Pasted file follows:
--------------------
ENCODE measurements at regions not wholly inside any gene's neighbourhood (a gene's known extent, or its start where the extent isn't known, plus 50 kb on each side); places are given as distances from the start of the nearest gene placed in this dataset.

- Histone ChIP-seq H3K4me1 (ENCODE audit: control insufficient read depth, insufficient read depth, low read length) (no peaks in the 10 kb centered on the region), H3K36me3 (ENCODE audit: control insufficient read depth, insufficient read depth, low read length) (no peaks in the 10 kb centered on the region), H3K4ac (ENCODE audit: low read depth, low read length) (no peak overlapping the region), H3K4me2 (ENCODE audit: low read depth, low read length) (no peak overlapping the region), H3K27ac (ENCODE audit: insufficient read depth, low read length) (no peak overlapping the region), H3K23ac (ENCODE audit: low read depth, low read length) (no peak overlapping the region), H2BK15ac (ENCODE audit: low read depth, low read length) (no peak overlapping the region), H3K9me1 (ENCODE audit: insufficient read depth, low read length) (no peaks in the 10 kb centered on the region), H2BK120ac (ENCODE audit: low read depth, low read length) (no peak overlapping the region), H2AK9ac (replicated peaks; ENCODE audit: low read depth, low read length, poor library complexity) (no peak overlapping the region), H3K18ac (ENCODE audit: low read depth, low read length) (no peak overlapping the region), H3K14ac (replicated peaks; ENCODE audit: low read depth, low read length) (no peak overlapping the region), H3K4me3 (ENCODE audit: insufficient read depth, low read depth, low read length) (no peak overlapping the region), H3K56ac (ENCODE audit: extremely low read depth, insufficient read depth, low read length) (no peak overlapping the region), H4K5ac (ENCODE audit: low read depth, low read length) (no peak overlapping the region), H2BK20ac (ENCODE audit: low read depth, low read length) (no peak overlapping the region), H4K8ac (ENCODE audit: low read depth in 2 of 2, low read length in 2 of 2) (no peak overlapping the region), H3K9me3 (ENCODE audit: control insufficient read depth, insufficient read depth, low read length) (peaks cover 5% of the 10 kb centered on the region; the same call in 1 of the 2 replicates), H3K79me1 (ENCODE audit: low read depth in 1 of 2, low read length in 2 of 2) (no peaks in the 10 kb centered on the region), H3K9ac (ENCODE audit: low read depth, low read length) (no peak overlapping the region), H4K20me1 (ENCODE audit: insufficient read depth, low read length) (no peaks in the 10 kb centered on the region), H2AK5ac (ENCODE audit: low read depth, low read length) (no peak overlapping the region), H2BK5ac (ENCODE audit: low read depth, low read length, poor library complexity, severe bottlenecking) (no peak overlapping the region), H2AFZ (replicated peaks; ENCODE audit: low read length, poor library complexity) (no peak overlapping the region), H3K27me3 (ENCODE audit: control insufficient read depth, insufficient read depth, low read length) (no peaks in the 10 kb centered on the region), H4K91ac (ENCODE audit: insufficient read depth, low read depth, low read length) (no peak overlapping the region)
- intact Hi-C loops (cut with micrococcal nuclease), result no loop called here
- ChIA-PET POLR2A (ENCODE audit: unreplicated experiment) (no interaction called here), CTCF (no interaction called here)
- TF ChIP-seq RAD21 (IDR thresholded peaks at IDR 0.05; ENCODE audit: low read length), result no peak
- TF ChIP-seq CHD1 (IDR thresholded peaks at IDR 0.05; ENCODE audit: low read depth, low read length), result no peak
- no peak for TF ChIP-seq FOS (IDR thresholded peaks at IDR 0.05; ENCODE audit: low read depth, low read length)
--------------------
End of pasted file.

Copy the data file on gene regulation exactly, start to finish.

ENCODE measurements at regions not wholly inside any gene's neighbourhood (a gene's known extent, or its start where the extent isn't known, plus 50 kb on each side); places are given as distances from the start of the nearest gene placed in this dataset.

- Histone ChIP-seq H3K4me1 (ENCODE audit: control insufficient read depth, insufficient read depth, low read length) (no peaks in the 10 kb centered on the region), H3K36me3 (ENCODE audit: control insufficient read depth, insufficient read depth, low read length) (no peaks in the 10 kb centered on the region), H3K4ac (ENCODE audit: low read depth, low read length) (no peak overlapping the region), H3K4me2 (ENCODE audit: low read depth, low read length) (no peak overlapping the region), H3K27ac (ENCODE audit: insufficient read depth, low read length) (no peak overlapping the region), H3K23ac (ENCODE audit: low read depth, low read length) (no peak overlapping the region), H2BK15ac (ENCODE audit: low read depth, low read length) (no peak overlapping the region), H3K9me1 (ENCODE audit: insufficient read depth, low read length) (no peaks in the 10 kb centered on the region), H2BK120ac (ENCODE audit: low read depth, low read length) (no peak overlapping the region), H2AK9ac (replicated peaks; ENCODE audit: low read depth, low read length, poor library complexity) (no peak overlapping the region), H3K18ac (ENCODE audit: low read depth, low read length) (no peak overlapping the region), H3K14ac (replicated peaks; ENCODE audit: low read depth, low read length) (no peak overlapping the region), H3K4me3 (ENCODE audit: insufficient read depth, low read depth, low read length) (no peak overlapping the region), H3K56ac (ENCODE audit: extremely low read depth, insufficient read depth, low read length) (no peak overlapping the region), H4K5ac (ENCODE audit: low read depth, low read length) (no peak overlapping the region), H2BK20ac (ENCODE audit: low read depth, low read length) (no peak overlapping the region), H4K8ac (ENCODE audit: low read depth in 2 of 2, low read length in 2 of 2) (no peak overlapping the region), H3K9me3 (ENCODE audit: control insufficient read depth, insufficient read depth, low read length) (peaks cover 5% of the 10 kb centered on the region; the same call in 1 of the 2 replicates), H3K79me1 (ENCODE audit: low read depth in 1 of 2, low read length in 2 of 2) (no peaks in the 10 kb centered on the region), H3K9ac (ENCODE audit: low read depth, low read length) (no peak overlapping the region), H4K20me1 (ENCODE audit: insufficient read depth, low read length) (no peaks in the 10 kb centered on the region), H2AK5ac (ENCODE audit: low read depth, low read length) (no peak overlapping the region), H2BK5ac (ENCODE audit: low read depth, low read length, poor library complexity, severe bottlenecking) (no peak overlapping the region), H2AFZ (replicated peaks; ENCODE audit: low read length, poor library complexity) (no peak overlapping the region), H3K27me3 (ENCODE audit: control insufficient read depth, insufficient read depth, low read length) (no peaks in the 10 kb centered on the region), H4K91ac (ENCODE audit: insufficient read depth, low read depth, low read length) (no peak overlapping the region)
- intact Hi-C loops (cut with micrococcal nuclease), result no loop called here
- ChIA-PET POLR2A (ENCODE audit: unreplicated experiment) (no interaction called here), CTCF (no interaction called here)
- TF ChIP-seq RAD21 (IDR thresholded peaks at IDR 0.05; ENCODE audit: low read length), result no peak
- TF ChIP-seq CHD1 (IDR thresholded peaks at IDR 0.05; ENCODE audit: low read depth, low read length), result no peak
- no peak for TF ChIP-seq FOS (IDR thresholded peaks at IDR 0.05; ENCODE audit: low read depth, low read length)